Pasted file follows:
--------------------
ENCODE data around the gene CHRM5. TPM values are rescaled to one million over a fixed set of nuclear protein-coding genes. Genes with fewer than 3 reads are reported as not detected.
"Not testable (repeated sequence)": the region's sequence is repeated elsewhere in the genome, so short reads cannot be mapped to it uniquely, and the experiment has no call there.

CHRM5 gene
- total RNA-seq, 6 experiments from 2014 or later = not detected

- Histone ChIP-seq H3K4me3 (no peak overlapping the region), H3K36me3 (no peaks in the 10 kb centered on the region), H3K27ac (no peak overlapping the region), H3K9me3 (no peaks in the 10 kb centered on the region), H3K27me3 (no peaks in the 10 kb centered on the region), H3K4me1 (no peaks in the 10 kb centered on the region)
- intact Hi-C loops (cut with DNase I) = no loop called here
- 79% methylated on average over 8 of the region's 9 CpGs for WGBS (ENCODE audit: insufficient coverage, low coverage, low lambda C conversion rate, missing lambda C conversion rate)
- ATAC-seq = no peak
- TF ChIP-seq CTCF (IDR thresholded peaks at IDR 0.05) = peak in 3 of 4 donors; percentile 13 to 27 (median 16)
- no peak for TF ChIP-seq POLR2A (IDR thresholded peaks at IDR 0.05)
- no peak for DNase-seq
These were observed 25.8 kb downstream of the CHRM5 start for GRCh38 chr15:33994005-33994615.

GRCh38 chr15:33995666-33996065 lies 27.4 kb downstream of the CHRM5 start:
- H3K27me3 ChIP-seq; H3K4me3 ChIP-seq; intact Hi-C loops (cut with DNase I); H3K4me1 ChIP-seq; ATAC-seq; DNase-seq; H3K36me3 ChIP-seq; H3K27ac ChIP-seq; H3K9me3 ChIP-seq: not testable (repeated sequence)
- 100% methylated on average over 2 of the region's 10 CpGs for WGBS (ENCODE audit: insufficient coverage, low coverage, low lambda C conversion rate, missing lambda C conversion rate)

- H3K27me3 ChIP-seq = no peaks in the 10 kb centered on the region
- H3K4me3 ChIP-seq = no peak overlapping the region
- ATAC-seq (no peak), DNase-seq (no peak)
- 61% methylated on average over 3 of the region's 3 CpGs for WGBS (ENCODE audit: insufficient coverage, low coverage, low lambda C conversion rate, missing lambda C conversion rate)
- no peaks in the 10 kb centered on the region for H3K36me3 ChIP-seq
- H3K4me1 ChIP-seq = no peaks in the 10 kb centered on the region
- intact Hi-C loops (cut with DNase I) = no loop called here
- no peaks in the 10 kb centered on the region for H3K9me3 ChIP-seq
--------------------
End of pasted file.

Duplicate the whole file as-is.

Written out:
ENCODE data around the gene CHRM5. TPM values are rescaled to one million over a fixed set of nuclear protein-coding genes. Genes with fewer than 3 reads are reported as not detected.
"Not testable (repeated sequence)": the region's sequence is repeated elsewhere in the genome, so short reads cannot be mapped to it uniquely, and the experiment has no call there.

CHRM5 gene
- total RNA-seq, 6 experiments from 2014 or later = not detected

- Histone ChIP-seq H3K4me3 (no peak overlapping the region), H3K36me3 (no peaks in the 10 kb centered on the region), H3K27ac (no peak overlapping the region), H3K9me3 (no peaks in the 10 kb centered on the region), H3K27me3 (no peaks in the 10 kb centered on the region), H3K4me1 (no peaks in the 10 kb centered on the region)
- intact Hi-C loops (cut with DNase I) = no loop called here
- 79% methylated on average over 8 of the region's 9 CpGs for WGBS (ENCODE audit: insufficient coverage, low coverage, low lambda C conversion rate, missing lambda C conversion rate)
- ATAC-seq = no peak
- TF ChIP-seq CTCF (IDR thresholded peaks at IDR 0.05) = peak in 3 of 4 donors; percentile 13 to 27 (median 16)
- no peak for TF ChIP-seq POLR2A (IDR thresholded peaks at IDR 0.05)
- no peak for DNase-seq
These were observed 25.8 kb downstream of the CHRM5 start for GRCh38 chr15:33994005-33994615.

GRCh38 chr15:33995666-33996065 lies 27.4 kb downstream of the CHRM5 start:
- H3K27me3 ChIP-seq; H3K4me3 ChIP-seq; intact Hi-C loops (cut with DNase I); H3K4me1 ChIP-seq; ATAC-seq; DNase-seq; H3K36me3 ChIP-seq; H3K27ac ChIP-seq; H3K9me3 ChIP-seq: not testable (repeated sequence)
- 100% methylated on average over 2 of the region's 10 CpGs for WGBS (ENCODE audit: insufficient coverage, low coverage, low lambda C conversion rate, missing lambda C conversion rate)

- H3K27me3 ChIP-seq = no peaks in the 10 kb centered on the region
- H3K4me3 ChIP-seq = no peak overlapping the region
- ATAC-seq (no peak), DNase-seq (no peak)
- 61% methylated on average over 3 of the region's 3 CpGs for WGBS (ENCODE audit: insufficient coverage, low coverage, low lambda C conversion rate, missing lambda C conversion rate)
- no peaks in the 10 kb centered on the region for H3K36me3 ChIP-seq
- H3K4me1 ChIP-seq = no peaks in the 10 kb centered on the region
- intact Hi-C loops (cut with DNase I) = no loop called here
- no peaks in the 10 kb centered on the region for H3K9me3 ChIP-seq